Far from requiring pyrotechnics, the Mediathon is at its most effective when it refurbishes and recharges the simple, classic archetypes of American pulp entertainment. ''The Crime of the Century.'' ''The Washington Sex Scandal.'' ''A Star Is Born.'' And its characters, heroic and not, are also often drawn from type. O.J. Simpson, sleek, murderous cad, inhabits the glinting sex-and-death L.A. of noir novelists from Raymond Chandler to James Ellroy; Monica Lewinsky is the Clara Bow ingenue overwhelmed by the unexpected brightness of a national klieg light on her carnal history.
Like all new entertainment forms in their infancy, the Mediathon is controversial. The debate about what these bloated media circuses mean to the future of democracy -- and to its supposed handmaiden, journalism -- has itself spawned a new, highly populated industry, though not a particularly scintillating one. The tone of the debate is awfully grand. Watching media critics and network executives perform their post-mortems and mea culpas is a little like attending an academic conference on the semiotics of sitcoms. What's missing is the point of view of the stars around whom the entire gargantuan enterprise must revolve.
The stars of the Mediathons really see how the strings move. They see what happens in the wings. They see how the audience eats it up. They see the distinctions between what we think is ''real'' in the spectacle and the reality that they experience.
While we all know what it's like to gorge on these reality epics, only a tiny handful of Americans know what it's like to be thrust center stage in one -- to be drafted by their behavior, fate or circumstance to serve as our entertainment fodder. This is why, in taking the measure of the Mediathon as it solidifies its hold on our culture, I decided to forsake the usual gang of press watchdogs and talking heads to seek insights instead from two of the form's biggest (but very different) stars: Monica Lewinsky, a private citizen dragged onto the national stage against her will; and O.J. Simpson, a lifelong media hog who found himself in one drama he couldn't control. For added perspective, I also turned to Darva Conger, who set off a far more fleeting national frenzy as the overnight ''bride'' of TV's short-lived ''Who Wants to Marry a Multimillionaire?''; and to Woody Allen, who eight years ago was at the center of an old-style, pre-MSNBC, pre-Drudge media circus sparked by the revelation of his affair with Soon-Yi Previn. I offered each of them the opportunity to play the role of media critic and serve as backstage witness -- asking them to vent (or enthuse) about the Mediathons that were constructed around their stories rather than rehash the well-worn stories themselves. I asked them to help delineate the line where, in their view, journalism teeters into fictionalized entertainment.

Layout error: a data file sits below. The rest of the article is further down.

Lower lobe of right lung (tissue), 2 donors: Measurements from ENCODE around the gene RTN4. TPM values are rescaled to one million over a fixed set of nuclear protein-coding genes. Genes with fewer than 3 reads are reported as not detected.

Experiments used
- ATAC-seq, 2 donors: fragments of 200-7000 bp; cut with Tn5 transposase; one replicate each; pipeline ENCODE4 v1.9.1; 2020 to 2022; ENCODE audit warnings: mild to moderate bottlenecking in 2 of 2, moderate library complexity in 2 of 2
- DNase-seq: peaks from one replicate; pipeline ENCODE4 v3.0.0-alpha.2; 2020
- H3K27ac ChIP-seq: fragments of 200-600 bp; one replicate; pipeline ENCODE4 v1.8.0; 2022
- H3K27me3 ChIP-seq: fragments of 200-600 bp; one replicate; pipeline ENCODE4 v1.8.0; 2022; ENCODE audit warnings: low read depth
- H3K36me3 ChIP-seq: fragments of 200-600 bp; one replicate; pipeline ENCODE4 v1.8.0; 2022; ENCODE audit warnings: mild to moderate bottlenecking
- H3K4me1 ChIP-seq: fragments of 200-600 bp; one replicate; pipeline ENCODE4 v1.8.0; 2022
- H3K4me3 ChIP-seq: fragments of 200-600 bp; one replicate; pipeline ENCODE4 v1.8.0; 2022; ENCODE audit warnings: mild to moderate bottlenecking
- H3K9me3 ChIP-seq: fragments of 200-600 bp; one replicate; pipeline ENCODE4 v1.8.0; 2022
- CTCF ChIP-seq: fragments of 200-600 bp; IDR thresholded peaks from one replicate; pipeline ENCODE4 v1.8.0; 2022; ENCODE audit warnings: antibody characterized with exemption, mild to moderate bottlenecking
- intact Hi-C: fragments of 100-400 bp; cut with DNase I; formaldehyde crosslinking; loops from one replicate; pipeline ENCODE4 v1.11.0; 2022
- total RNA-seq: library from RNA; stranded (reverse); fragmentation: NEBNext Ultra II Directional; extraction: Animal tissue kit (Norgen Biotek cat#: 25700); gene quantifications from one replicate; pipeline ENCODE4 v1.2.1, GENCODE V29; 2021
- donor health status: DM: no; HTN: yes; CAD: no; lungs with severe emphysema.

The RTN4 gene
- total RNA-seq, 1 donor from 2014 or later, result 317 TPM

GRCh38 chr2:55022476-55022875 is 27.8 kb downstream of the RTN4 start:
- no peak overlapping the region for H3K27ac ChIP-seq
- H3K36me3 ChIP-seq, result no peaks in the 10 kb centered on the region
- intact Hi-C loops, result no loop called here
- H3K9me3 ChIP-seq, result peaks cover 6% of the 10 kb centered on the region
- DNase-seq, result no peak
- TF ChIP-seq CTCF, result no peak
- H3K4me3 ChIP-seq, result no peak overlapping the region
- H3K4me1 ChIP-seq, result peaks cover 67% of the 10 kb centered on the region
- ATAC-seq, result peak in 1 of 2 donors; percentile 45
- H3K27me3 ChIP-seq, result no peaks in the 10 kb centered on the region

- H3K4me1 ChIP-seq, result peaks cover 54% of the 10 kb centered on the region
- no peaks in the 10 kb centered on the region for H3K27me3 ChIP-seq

The Reluctant Ingenue
Getting an audience with Monica Lewinsky is not easy. If she could return to her former anonymity, she says, she would. The minimal press she does now is only out of absolute necessity -- to promote the handbags that are her livelihood as she continues to pay off her legal bills.
To make the case for my interview, I first had an off-the-record meeting with her mother, Marcia Lewis Straus, a warm, sharply articulate woman for whom maintaining her family's privacy has become an understandable, and consuming, cause. Straus in no way resembled the clownish, brassy stage mother of her media coverage, and when I returned to her home for a second off-the-record conversation, this time with her daughter present, I found a subdued, businesslike Monica Lewinsky who had little resemblance to the ''Monica'' of Monicagate, either. Chatting in the proper Old World living room of her mother and stepfather's Midtown Manhattan apartment, I was reminded more of my own middle-class Jewish relatives' homes than of the gaudy America of the Starr report. Though like everyone else I know Lewinsky's face as well as my own, I realized I didn't know the person at all.
Nor was I about to get to know her now. She agreed to speak to me to advance her views about my topic, period. Even as Bill Clinton prepares to leave office, Lewinsky remains muzzled somewhat by the legal exigencies of her immunity deal with the Office of the Independent Counsel. The O.I.C. required Lewinsky to have a lawyer present during my on-the-record interview with her in order to intervene should she drift into areas she is still legally forbidden to discuss publicly. But Lewinsky -- wary, circumspect and now well schooled in the ways of law and journalism -- never gave the lawyer, Judith Poller, cause to speak up. (Because Poller's presence was required by law, The Times paid the $700 legal fee.)